Congress Failed To Raise Taxes On Millionaires. Now States Are Trying. - Howard Gleckman, TaxVox. "The California initiative (Proposition 30) would impose a surtax of 1.75 percent on annual incomes in excess of $2 million, on top of the state’s top rate of 12.3 percent. It would raise between $3.5 billion and $5 billion annually, rising over time, according to a state estimate. About 80 percent of the money would be used to promote zero emission vehicles and the rest would fund efforts to prevent and control wildfires... But tax avoidance would reduce the potential revenue by as much as one-third, from $2.1 billion to $1.3 billion. A modest amount of this avoidance would result from people moving out of state. Most would come from plain vanilla tactics such as deferring income (by, say, delaying the sale of stock)."
Federal Court Orders West-Palm Beach Tax Preparer to Pay Contempt Sanction for Violating Permanent Injunction - US Department of Justice (preparer name omitted):
The United States sued the Preparer, doing business as Mobile Tax Express Services, in May 2021. The Government’s complaint alleged that Preparer prepared returns for customers that fraudulently understated the tax those customers owed and/or overstated the refund to which they were entitled. The complaint alleged, for example, that Preparer prepared returns with fabricated tax withholdings and bogus claims for unreimbursed employee business expenses like car mileage, tools, cell phone services and meals. In addition, the complaint alleged that Preparer routinely falsified home improvement expenses on his customers’ returns to claim residential energy credits his customers were not entitled to receive. With Preparer's consent, the court issued an injunction in September 2021 that permanently barred him from preparing tax returns for others.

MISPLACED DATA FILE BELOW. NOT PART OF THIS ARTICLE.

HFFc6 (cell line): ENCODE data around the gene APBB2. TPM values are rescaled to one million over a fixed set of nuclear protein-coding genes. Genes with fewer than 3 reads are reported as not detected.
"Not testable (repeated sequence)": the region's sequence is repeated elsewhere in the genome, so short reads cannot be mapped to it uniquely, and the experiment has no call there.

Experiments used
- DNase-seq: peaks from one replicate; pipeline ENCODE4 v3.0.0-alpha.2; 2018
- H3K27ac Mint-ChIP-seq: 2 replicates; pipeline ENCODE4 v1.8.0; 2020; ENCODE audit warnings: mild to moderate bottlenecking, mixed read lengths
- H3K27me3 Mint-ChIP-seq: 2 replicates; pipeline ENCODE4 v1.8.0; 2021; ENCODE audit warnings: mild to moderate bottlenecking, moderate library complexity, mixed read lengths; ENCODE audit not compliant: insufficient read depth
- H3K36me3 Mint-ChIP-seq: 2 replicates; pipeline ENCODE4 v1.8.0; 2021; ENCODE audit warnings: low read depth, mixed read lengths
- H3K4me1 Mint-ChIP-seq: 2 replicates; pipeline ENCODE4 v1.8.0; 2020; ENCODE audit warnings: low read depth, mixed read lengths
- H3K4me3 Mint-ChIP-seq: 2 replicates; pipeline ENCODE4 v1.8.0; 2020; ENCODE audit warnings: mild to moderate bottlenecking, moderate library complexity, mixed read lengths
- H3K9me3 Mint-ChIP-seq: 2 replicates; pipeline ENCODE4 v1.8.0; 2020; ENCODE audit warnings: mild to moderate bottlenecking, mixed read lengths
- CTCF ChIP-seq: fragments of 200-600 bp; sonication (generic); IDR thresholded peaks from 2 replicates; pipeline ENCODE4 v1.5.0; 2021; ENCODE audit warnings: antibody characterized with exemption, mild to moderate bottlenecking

You don't necessarily want to use the preparer that gets you the biggest refund.
UK Tribunal Says Marshmallows Not Candy For VAT Purposes - Matthew Guerry, Law360 Tax Authority ($). "A large type of marshmallow sold in the U.K. to be roasted over a fire is not considered a confectionery for value-added tax purposes, according to a decision by the country's First-tier Tribunal."
Imagine, calling a main dish "candy."
This is a roundup of tax news and opinion. Any opinions expressed or implied are those of the author and not necessarily those of Eide Bailly. Opinions found in linked items are those of the authors of the linked item, not of your bloggers or of Eide Bailly. “$” means link may be behind a paywall. Items here do not constitute tax advice.